The Director of the Sleep Disorders Center and vice chair of the department of neurology at the UCLA David Geffen School of Medicine detailed how patients and physicians can be proactive in identifying narcolepsy.
“There is a huge problem in our society in that patients are being labeled in a certain way… They may receive inappropriate treatment that goes on for decades which is very problematic..”
Narcolepsy can oftentimes go untreated, mistreated, or treated so late after onset that the comorbidities and conditions associated with it can be worsened. In some cases, time from onset of symptoms to diagnosis can take up to 10 years.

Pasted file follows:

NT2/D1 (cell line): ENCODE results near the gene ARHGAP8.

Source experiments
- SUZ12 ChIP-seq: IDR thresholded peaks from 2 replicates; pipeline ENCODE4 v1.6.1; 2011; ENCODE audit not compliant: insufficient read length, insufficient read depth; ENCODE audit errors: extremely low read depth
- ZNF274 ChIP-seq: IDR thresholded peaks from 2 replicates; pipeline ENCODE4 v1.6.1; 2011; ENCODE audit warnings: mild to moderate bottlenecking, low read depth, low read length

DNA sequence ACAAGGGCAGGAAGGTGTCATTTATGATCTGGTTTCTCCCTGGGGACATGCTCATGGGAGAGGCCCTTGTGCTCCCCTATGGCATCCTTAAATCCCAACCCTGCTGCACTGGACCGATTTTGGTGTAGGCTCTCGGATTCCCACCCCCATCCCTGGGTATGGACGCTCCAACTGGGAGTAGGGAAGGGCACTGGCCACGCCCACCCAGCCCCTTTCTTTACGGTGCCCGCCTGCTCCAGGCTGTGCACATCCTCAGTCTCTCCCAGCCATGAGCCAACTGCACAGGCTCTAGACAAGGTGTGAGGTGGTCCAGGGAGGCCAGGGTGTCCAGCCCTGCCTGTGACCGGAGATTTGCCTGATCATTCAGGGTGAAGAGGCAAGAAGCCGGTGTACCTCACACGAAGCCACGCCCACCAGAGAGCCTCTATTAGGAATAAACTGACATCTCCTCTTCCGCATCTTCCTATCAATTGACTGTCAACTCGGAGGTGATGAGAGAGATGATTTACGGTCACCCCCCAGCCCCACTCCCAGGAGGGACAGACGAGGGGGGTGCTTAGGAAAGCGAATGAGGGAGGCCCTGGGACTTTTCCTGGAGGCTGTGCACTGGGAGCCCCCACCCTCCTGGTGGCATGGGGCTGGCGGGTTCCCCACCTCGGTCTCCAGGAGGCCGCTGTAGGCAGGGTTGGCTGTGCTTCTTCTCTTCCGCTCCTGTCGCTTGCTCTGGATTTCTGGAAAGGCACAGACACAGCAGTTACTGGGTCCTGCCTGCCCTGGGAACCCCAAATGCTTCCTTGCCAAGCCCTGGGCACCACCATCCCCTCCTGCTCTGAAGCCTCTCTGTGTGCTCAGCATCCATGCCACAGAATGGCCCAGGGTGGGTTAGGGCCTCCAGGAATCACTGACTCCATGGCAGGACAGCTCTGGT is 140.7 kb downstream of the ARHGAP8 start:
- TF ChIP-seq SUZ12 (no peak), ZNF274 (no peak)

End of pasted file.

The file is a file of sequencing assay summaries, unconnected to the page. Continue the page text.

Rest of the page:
Alon Avidan, MD, MPH, told NeurologyLive that it seems as though the education around narcolepsy needs to be improved on both the patient and physician perspectives in order to improve rates of earlier diagnosis. Avidan, who is director of the Sleep Disorders Center and vice chair of the department of neurology at the UCLA David Geffen School of Medicine, mentioned that a number of conditions, such as laziness, attention deficit disorder, and depression, can be mistreated and confused with narcolepsy, thus compounding the problem.
In this interview, Avidan detailed why an effort to boost education can lead to a greater understanding of identifying symptoms and improving rates of early diagnosis, including the challenge of improper labels accompanying the condition.